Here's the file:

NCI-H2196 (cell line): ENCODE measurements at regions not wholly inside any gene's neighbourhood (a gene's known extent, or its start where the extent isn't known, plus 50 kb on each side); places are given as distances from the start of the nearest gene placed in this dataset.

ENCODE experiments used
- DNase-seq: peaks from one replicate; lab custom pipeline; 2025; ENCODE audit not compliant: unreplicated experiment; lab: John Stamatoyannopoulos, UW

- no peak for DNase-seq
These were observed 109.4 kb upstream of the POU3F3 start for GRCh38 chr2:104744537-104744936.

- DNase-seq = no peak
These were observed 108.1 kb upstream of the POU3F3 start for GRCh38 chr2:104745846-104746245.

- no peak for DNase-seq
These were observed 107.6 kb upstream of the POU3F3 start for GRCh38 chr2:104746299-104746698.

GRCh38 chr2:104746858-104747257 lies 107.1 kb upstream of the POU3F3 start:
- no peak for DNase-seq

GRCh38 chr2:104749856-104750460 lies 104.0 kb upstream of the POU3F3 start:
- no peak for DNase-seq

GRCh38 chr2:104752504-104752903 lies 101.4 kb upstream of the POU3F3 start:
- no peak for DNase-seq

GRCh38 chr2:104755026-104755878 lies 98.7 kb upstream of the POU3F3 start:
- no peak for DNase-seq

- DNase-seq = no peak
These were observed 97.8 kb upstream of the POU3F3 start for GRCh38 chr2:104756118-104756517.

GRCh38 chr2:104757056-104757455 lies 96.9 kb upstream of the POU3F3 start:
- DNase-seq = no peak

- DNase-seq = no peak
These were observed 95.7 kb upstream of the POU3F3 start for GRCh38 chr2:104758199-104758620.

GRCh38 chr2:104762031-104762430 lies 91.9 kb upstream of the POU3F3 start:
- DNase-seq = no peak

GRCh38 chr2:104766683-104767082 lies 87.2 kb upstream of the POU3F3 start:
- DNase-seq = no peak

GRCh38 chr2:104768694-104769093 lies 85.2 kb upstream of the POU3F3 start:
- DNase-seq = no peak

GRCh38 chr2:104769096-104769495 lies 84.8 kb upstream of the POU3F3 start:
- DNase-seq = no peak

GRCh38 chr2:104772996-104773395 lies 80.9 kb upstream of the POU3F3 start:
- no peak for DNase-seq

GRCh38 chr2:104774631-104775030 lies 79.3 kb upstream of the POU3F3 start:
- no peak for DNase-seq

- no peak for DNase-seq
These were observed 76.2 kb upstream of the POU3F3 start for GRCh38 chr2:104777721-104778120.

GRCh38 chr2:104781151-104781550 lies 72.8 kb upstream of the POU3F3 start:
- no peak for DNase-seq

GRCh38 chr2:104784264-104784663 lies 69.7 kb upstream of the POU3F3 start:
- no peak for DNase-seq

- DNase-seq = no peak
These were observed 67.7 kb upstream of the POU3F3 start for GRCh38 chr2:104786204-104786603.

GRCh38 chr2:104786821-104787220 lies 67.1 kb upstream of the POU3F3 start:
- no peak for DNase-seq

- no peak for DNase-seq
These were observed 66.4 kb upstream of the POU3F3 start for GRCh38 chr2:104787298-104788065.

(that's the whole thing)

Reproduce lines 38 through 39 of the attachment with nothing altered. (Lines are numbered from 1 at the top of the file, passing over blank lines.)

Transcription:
GRCh38 chr2:104781151-104781550 lies 72.8 kb upstream of the POU3F3 start:
- no peak for DNase-seq